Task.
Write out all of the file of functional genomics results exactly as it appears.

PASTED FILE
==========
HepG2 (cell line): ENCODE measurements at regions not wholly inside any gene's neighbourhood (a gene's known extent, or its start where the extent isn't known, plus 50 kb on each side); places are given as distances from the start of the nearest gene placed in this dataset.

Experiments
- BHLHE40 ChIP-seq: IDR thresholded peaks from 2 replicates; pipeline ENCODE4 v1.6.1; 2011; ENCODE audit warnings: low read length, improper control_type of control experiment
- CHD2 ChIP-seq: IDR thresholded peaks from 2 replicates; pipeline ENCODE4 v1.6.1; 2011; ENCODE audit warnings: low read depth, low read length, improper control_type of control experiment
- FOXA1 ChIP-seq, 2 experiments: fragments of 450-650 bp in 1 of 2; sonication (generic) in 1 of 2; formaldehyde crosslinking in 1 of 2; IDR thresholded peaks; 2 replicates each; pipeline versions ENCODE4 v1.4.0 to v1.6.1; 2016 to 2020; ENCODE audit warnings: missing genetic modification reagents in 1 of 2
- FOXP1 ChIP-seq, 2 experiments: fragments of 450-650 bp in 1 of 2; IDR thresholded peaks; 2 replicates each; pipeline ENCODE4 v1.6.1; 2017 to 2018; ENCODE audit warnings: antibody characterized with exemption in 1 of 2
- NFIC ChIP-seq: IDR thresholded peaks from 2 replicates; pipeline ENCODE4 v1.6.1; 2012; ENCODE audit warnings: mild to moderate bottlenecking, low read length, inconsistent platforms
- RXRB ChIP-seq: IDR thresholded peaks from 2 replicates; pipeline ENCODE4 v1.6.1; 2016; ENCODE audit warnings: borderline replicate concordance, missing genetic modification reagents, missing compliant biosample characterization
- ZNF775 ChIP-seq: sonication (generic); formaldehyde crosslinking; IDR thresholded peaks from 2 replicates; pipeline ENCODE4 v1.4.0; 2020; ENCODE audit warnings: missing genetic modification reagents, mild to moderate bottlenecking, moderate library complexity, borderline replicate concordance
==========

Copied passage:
HepG2 (cell line): ENCODE measurements at regions not wholly inside any gene's neighbourhood (a gene's known extent, or its start where the extent isn't known, plus 50 kb on each side); places are given as distances from the start of the nearest gene placed in this dataset.

Experiments
- BHLHE40 ChIP-seq: IDR thresholded peaks from 2 replicates; pipeline ENCODE4 v1.6.1; 2011; ENCODE audit warnings: low read length, improper control_type of control experiment
- CHD2 ChIP-seq: IDR thresholded peaks from 2 replicates; pipeline ENCODE4 v1.6.1; 2011; ENCODE audit warnings: low read depth, low read length, improper control_type of control experiment
- FOXA1 ChIP-seq, 2 experiments: fragments of 450-650 bp in 1 of 2; sonication (generic) in 1 of 2; formaldehyde crosslinking in 1 of 2; IDR thresholded peaks; 2 replicates each; pipeline versions ENCODE4 v1.4.0 to v1.6.1; 2016 to 2020; ENCODE audit warnings: missing genetic modification reagents in 1 of 2
- FOXP1 ChIP-seq, 2 experiments: fragments of 450-650 bp in 1 of 2; IDR thresholded peaks; 2 replicates each; pipeline ENCODE4 v1.6.1; 2017 to 2018; ENCODE audit warnings: antibody characterized with exemption in 1 of 2
- NFIC ChIP-seq: IDR thresholded peaks from 2 replicates; pipeline ENCODE4 v1.6.1; 2012; ENCODE audit warnings: mild to moderate bottlenecking, low read length, inconsistent platforms
- RXRB ChIP-seq: IDR thresholded peaks from 2 replicates; pipeline ENCODE4 v1.6.1; 2016; ENCODE audit warnings: borderline replicate concordance, missing genetic modification reagents, missing compliant biosample characterization
- ZNF775 ChIP-seq: sonication (generic); formaldehyde crosslinking; IDR thresholded peaks from 2 replicates; pipeline ENCODE4 v1.4.0; 2020; ENCODE audit warnings: missing genetic modification reagents, mild to moderate bottlenecking, moderate library complexity, borderline replicate concordance